MOVIE REVIEW: Avatar: The Way Of Water
“The most dangerous thing about Pandora is that you might grow to love her too much.”
When it was announced that James Cameron would be returning to Pandora after thirteen years, I scoffed at the idea. I loved Avatar when it came out in 2009, but I hardly remembered the characters in the movie, let alone the plot outside of the environmental message. It wasn’t yet a franchise like Star Wars or Marvel where the nostalgia of the movies still linger in our head. But, I am happy to say that we are now seeing a franchise in the making. What I saw with Avatar: The Way Of Water was a visually stunning and surprisingly emotional film.
The movie starts almost where the first movie ended with the skylanders (aka humans) are driven off Pandora. Jake Sully (Sam Worthington), who has forsaken his human body to live his life as an avatar and live among the Na’vi, has made a life with Neytri (Zoe Saldana). Together, they have two boys and a girl as well as an adopted girl named Kiri (Sigourney Weaver) who’s mother was Dr. Grace Augustine who died in the first film and was also played by Weaver. They also took on a stray human nicknamed Spider (Jack Champion).
Together, they live in harmony for years until bright lights begin to appear in the sky. The Skylanders are back with a vengeance. A number of marines supplanted in avatars are charged with finding and killing Sully. They are led by Colonel Miles Quaritch (Stephen Lang) who also died in the first movie and whose memories were put into an avatar. Jake and his family must find refuge among a water based tribe of Na’vi called the Metkayina tribe led by Tonowari (Cliff Curtis) and his wife Ronal (Kate Winslet).
Once again, I must reiterate that this movie is just stunning. The world of Pandora has been expanded to include the denizens of its oceans and they are a sight to see. If there is any question as to whether you should watch Avatar: The Way Of Way on the big screen, you absolutely must just to get the scope and grandeur of this fabulous world.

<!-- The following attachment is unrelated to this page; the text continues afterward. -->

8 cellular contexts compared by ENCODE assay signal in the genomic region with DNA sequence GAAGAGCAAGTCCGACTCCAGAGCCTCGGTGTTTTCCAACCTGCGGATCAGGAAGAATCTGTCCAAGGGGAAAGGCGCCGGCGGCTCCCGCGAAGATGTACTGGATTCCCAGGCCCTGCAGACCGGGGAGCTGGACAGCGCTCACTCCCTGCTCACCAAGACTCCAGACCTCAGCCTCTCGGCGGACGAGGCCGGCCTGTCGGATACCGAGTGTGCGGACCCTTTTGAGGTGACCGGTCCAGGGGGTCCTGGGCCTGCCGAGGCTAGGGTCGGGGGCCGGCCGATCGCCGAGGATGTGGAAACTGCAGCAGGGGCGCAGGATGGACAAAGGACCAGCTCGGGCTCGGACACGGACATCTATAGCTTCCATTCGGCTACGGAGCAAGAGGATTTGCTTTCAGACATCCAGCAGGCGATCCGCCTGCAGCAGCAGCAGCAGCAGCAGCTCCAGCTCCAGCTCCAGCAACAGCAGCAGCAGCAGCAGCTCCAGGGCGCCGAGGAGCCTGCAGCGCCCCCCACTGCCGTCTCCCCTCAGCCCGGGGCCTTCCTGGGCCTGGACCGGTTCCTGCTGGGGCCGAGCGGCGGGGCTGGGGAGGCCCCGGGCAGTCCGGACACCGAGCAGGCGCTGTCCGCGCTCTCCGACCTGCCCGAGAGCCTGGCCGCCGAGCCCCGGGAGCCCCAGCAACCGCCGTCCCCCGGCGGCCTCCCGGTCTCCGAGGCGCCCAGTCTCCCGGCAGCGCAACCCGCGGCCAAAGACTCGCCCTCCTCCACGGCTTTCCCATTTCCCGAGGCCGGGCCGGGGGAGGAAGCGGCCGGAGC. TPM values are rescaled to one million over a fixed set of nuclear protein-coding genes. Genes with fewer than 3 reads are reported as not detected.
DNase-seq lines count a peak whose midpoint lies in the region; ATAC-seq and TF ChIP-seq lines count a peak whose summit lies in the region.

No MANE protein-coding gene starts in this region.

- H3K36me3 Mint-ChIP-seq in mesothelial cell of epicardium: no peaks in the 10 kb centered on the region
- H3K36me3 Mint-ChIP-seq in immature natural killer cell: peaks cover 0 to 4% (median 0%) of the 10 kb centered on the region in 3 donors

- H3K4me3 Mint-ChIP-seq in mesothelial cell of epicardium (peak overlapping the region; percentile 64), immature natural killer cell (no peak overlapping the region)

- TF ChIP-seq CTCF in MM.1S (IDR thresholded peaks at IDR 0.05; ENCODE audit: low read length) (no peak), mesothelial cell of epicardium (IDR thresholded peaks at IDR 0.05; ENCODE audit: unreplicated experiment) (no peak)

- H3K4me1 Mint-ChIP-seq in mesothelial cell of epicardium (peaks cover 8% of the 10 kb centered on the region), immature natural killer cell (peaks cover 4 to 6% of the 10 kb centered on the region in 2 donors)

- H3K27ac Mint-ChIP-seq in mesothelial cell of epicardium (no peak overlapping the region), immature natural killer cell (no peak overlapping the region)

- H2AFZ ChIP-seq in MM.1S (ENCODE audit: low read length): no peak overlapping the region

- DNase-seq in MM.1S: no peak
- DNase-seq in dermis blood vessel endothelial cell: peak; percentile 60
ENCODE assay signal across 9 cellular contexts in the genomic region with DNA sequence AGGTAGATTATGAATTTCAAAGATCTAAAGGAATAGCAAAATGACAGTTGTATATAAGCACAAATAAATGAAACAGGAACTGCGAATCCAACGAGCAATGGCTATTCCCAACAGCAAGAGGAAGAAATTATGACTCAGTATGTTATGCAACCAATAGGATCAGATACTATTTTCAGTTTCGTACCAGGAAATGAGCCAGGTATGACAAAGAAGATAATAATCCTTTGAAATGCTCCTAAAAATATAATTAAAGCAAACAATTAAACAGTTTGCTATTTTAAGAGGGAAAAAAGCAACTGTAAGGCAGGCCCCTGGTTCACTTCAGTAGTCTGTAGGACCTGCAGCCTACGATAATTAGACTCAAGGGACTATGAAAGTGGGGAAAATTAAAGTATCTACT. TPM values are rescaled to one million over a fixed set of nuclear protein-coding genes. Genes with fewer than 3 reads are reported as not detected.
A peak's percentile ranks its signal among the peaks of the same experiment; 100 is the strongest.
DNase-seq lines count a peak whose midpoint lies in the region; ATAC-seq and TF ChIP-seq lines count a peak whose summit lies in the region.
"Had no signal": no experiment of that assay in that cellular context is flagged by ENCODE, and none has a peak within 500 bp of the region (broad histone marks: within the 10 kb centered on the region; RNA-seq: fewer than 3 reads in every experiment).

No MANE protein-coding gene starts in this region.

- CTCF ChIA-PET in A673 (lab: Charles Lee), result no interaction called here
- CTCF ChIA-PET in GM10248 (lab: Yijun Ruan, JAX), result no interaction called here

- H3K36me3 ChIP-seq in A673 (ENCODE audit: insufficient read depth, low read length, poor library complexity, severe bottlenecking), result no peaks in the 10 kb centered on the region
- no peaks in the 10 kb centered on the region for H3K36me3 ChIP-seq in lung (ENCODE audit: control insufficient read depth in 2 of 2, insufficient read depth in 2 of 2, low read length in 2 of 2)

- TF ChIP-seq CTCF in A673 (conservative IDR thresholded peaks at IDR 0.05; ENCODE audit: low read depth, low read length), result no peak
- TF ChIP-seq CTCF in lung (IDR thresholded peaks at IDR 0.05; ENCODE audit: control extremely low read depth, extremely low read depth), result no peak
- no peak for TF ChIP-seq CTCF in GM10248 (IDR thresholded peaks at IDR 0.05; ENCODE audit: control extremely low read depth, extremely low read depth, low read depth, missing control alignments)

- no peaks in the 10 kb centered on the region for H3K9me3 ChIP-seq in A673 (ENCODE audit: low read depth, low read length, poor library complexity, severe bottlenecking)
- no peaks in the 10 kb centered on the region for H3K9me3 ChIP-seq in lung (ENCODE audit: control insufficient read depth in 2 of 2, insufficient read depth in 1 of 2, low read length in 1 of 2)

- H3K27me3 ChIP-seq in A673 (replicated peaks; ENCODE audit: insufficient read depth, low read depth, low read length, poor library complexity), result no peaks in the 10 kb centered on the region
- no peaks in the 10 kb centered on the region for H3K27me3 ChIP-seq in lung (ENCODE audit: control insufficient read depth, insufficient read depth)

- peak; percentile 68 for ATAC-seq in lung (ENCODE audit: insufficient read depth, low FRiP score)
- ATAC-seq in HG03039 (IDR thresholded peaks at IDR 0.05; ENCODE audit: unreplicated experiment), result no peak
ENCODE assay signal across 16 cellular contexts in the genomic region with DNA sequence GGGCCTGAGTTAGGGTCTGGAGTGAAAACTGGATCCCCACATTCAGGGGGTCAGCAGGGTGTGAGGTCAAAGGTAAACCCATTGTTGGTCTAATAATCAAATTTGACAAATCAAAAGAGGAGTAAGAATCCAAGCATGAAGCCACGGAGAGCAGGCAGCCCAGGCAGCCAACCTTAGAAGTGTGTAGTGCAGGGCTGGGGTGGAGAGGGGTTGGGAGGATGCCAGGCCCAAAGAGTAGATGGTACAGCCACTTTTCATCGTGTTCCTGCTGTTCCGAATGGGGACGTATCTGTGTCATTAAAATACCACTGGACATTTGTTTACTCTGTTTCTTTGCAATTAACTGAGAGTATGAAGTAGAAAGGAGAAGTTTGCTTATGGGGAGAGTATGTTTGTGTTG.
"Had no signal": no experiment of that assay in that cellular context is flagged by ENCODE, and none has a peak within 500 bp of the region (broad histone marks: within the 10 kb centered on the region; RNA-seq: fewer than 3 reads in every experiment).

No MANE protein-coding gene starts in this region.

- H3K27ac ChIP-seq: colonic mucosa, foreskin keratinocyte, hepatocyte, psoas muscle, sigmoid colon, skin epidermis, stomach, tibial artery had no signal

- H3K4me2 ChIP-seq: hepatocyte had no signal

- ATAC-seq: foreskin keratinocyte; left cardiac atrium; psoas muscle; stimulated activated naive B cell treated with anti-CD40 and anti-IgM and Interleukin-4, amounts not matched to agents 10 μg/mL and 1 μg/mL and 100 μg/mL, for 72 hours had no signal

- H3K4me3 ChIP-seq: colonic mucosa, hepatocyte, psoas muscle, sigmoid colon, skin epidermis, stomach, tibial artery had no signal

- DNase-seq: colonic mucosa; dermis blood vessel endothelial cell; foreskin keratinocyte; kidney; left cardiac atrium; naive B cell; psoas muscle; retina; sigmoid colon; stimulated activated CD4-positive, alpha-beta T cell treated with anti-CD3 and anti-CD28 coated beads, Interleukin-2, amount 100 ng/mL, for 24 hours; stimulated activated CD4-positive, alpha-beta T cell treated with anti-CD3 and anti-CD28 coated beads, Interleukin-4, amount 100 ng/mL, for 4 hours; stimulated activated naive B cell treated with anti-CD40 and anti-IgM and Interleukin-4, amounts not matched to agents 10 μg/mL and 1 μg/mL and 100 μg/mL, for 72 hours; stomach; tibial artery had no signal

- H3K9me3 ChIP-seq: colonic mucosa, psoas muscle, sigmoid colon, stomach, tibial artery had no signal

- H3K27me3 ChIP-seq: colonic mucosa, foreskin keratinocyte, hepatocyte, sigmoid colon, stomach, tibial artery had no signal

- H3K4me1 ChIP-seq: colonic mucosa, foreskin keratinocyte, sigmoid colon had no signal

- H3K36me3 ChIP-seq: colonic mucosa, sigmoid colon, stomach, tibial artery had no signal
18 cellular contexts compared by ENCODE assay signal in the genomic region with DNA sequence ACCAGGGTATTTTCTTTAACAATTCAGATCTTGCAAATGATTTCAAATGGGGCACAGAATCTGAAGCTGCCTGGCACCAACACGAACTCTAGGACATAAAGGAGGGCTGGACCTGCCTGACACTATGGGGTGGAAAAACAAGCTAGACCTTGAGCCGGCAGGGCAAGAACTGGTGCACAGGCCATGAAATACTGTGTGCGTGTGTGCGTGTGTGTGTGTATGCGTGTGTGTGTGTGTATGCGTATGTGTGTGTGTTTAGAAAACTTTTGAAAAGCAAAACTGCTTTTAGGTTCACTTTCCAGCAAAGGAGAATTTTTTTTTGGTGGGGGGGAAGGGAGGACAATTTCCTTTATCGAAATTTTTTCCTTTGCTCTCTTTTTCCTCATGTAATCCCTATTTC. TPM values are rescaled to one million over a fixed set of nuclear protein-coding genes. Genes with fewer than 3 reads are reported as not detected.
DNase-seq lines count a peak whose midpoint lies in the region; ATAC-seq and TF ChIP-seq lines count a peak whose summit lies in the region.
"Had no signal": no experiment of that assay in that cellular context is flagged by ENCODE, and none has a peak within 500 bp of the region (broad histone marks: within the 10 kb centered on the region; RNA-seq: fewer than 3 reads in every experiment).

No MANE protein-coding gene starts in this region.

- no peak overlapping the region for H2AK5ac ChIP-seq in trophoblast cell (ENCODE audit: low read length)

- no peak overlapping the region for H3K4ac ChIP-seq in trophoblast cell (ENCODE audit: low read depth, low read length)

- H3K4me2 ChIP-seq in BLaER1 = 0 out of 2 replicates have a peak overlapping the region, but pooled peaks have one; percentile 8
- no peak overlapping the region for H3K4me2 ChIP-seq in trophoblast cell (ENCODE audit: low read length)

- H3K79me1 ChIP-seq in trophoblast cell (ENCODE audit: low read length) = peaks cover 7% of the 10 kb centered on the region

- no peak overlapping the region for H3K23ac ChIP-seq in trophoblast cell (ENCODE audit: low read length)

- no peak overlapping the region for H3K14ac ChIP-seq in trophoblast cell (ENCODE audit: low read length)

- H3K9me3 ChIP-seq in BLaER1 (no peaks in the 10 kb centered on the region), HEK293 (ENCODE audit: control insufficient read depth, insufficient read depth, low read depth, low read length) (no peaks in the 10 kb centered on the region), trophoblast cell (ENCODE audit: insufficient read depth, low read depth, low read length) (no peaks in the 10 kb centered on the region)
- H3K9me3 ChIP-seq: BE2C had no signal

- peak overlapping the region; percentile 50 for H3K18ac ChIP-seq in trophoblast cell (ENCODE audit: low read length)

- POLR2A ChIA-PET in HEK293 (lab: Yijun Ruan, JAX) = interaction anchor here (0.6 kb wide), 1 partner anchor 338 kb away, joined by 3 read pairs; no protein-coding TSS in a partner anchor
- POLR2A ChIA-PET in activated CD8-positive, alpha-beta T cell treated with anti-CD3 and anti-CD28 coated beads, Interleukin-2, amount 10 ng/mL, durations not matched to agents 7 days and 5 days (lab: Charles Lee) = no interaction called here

I will admit that it took me a few minutes to get back into this world and remember what was going on. I do wish I had watched the first movie soon before we went to see this movie. But by the time we got to the Melkayina tribe, I was 100% invested. My sister told me when she passed by to go to the restroom (the runtime is 3 hours and 12 minutes long), she said I was on the edge of my seat grinning from ear to ear.
Speaking of runtime, we all worried if we would be able to make it through such a long movie. But, honestly, it doesn’t feel that way. For the most part, it breezed on by.
One of the things I am a sucker for is world building and mythology. James Cameron does an amazing job at building Pandora. In the culture of Na’vi is just beautiful. But it is the fantastic sea creatures that we are introduced to in this movie that just take your breath away.
Without giving anything away, the movie does open itself to another sequel. We already knew that three more sequels are in the works. That said, I would really like for them to move away from the conflict between the humans and the Na’vi. I feel like this world is big enough to tell stories without having humans hunt the Na’vi down.
I am hoping that they continue to expand upon The World of Pandora at Disney’s Animal Kingdom at Walt Disney World. I think there’s so much that they could do.
Even if you have the most remote interest in watching this film, I highly recommend watching it in the theater. You will not be disappointed.